08 May The importance of exercise for your mental health
In times of adversity you may have heard the saying ‘build a bridge and get over it’. That’s exactly what your brain does. Each time you learn something you, you start building a neural bridge, and the more you practice, the sturdier that bridge becomes. So, it comes as no surprise that exercising your brain is a ‘thing’. Most people are aware of the benefits of regular exercise for physical health, but you might be surprised by how greatly exercise benefits your mental health too.
The correlation between exercise and improved mental wellbeing is one of a range of important issues that will be explored at the upcoming NSW Regional Safety Conference & Expo.
According to a study led by the Black Dog Institute, regular exercise can alleviate symptoms of depression. The study was conducted by monitoring the exercise levels and symptoms of depression and anxiety of more than 30,000 adults over 11 years.
The study found that 12 per cent of cases of depression could have been prevented if participants exercised for at least one hour each week.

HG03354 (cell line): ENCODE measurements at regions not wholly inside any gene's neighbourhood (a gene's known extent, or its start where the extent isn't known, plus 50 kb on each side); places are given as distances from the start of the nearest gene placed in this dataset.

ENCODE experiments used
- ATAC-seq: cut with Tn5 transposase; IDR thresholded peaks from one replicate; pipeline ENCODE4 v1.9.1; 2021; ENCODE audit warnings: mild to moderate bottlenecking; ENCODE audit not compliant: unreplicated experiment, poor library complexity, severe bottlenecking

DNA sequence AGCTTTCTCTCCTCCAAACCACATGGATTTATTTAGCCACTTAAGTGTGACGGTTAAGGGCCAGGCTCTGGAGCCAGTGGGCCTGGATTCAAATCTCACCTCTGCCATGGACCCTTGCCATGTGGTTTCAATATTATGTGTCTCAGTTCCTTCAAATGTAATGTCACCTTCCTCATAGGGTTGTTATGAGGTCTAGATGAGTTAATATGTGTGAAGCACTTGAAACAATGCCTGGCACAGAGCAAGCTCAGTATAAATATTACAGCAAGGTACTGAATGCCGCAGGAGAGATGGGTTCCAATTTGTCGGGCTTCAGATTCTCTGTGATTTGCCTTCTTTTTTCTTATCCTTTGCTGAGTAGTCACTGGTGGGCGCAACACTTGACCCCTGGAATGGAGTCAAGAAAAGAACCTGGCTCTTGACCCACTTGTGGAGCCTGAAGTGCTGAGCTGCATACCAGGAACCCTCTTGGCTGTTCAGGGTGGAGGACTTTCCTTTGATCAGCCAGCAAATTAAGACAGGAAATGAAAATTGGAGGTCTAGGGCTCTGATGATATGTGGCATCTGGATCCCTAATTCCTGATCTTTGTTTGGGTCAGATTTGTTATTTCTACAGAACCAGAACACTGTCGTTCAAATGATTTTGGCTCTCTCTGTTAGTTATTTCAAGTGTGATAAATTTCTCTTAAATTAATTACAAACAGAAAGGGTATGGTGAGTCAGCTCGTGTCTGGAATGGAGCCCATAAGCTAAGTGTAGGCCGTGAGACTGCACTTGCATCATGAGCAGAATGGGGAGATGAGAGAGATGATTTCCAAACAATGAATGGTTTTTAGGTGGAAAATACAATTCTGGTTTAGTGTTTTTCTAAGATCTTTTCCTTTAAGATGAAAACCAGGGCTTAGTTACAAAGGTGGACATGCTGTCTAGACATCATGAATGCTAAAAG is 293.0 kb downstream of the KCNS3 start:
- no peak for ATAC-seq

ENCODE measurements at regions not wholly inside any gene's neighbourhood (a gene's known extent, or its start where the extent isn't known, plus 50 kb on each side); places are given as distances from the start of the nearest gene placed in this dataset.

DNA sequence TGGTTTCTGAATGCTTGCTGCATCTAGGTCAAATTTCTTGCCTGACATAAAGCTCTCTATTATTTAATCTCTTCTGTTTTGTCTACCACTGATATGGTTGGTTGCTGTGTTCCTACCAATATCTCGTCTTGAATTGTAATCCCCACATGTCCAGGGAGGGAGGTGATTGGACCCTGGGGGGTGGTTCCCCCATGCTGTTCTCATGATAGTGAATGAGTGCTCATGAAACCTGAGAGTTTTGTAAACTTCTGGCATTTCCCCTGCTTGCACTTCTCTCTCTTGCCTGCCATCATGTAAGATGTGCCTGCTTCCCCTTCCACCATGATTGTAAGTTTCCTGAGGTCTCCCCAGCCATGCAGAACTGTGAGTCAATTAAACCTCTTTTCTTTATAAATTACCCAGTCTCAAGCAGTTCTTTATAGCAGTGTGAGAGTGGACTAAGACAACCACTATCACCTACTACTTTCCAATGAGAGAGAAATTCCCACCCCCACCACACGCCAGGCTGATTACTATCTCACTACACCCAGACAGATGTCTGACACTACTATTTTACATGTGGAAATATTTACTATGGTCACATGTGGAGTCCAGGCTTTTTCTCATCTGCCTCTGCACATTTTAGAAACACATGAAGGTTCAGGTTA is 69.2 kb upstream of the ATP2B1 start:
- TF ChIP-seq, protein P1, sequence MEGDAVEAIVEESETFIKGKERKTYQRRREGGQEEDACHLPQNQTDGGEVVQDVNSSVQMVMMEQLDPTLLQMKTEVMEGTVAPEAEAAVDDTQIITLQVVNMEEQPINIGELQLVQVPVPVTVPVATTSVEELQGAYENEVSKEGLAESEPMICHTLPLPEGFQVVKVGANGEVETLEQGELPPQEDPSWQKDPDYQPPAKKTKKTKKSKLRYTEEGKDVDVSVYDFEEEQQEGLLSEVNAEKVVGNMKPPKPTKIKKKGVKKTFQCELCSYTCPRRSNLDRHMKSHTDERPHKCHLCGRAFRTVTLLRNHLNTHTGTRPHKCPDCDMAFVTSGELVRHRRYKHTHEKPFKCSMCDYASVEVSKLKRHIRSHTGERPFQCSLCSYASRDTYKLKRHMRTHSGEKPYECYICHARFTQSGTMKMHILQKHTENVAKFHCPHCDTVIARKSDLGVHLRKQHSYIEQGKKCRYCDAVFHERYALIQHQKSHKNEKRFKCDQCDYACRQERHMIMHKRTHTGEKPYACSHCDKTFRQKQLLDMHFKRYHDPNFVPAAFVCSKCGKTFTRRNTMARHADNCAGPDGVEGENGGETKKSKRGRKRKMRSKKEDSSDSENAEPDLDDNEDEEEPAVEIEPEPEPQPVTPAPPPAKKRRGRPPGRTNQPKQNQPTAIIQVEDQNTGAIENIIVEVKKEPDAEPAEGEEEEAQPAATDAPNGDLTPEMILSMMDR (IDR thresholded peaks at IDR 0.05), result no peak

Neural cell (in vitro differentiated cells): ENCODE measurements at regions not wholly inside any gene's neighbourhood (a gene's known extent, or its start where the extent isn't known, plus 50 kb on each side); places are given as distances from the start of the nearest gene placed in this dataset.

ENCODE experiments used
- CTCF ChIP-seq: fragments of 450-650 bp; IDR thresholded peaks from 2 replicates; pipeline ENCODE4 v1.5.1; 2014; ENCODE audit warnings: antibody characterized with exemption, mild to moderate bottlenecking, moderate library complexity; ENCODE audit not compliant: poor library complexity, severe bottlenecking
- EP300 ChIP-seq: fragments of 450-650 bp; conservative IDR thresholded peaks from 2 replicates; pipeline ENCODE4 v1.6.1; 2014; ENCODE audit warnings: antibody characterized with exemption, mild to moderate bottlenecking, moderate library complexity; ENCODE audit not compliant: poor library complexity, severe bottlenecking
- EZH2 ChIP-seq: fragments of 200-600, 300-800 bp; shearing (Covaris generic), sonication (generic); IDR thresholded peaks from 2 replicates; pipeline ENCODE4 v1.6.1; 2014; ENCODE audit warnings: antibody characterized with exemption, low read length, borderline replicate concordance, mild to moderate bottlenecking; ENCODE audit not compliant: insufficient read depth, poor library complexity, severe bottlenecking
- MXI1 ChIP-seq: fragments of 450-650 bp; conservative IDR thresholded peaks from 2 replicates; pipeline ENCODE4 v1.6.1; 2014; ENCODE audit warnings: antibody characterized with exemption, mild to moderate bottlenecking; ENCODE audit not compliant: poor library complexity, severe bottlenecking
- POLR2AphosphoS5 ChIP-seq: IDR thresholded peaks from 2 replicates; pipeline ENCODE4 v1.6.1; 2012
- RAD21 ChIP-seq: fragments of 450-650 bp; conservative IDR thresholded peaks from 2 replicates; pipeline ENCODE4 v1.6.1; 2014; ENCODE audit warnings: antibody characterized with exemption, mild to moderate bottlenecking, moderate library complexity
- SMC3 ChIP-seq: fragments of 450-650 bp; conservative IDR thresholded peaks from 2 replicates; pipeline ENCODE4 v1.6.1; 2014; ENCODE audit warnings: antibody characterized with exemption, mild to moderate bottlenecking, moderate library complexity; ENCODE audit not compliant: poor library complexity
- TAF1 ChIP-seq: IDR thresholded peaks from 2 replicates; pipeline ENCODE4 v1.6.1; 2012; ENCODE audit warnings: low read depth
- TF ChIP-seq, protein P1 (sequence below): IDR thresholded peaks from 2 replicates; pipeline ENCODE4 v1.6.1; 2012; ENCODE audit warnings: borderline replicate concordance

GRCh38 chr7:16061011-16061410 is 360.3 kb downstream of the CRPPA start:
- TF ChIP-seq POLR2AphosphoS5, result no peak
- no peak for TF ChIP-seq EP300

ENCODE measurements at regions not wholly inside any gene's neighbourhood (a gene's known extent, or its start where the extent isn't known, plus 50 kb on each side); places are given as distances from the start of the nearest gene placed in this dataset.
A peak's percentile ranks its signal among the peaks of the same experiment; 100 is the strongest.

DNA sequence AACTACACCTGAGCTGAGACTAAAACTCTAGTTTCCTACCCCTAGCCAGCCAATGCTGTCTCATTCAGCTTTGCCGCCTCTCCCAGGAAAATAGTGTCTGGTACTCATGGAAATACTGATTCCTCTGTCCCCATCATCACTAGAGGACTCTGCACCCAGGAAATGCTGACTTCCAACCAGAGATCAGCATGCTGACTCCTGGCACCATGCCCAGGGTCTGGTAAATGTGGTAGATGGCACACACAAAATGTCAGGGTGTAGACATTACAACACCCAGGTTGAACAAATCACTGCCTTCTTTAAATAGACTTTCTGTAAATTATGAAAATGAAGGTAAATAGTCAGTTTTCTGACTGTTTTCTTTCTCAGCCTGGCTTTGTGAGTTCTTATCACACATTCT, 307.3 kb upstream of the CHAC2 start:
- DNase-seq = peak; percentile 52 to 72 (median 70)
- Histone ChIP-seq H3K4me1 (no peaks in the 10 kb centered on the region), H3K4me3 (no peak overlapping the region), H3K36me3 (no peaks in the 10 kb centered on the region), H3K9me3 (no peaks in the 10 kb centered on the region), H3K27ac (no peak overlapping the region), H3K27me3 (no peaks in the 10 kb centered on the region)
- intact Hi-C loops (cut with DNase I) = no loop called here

So, how exactly does exercise combat depression? Do I have to buy running shoes for my brain? Are there Lorna Jane tights for my mind? No…
Regular exercise promotes the release of feel-good chemicals in your brain, like serotonin and endorphins. Serotonin is used to regulate mood, sleep, libido, appetite and other functions. And endorphins in the brain have ‘mood-lifting’ properties.
On top of these feel-good effects, exercise may alleviate symptoms of depression by:
- Increasing energy levels
- Improving sleep
- Distracting from worries and concerns
- Providing social support and reducing loneliness if exercise is done in a group
- Increasing a sense of control and self-esteem
- Giving a sense of accomplishment as fitness improves and goals are achieved
Of course, the hardest part is getting started. Especially when sometimes the idea of getting out of bed can seem hard enough. For severe depression, exercise can play a major part in managing the condition in conjunction with your treatment or management plan.
The National Physical Activity Guidelines for Adults and Older Australians recommends that you exercise for a minimum of 30 minutes on most (preferably all) days of the week. The exercise should be of moderate intensity, which results in a noticeable slight increase in breathing and heart rate.
But if this seems unachievable, start small! It’s important to remember that any exercise is better than no exercise. Use the stairs instead of the lift or walk to the shops instead of driving. Being active in as many ways as possible will make all the difference.
Topics like this will be discussed at the NSW Regional Safety Conference & Expo being held in Newcastle, 4-5 July 2019, so after your morning walk, come along and join the discussion. A range of presenters will be sharing their insights on WHS, mental health and wellbeing. Purchase tickets here.
And if you need support, call these hotlines for 24/7 counselling.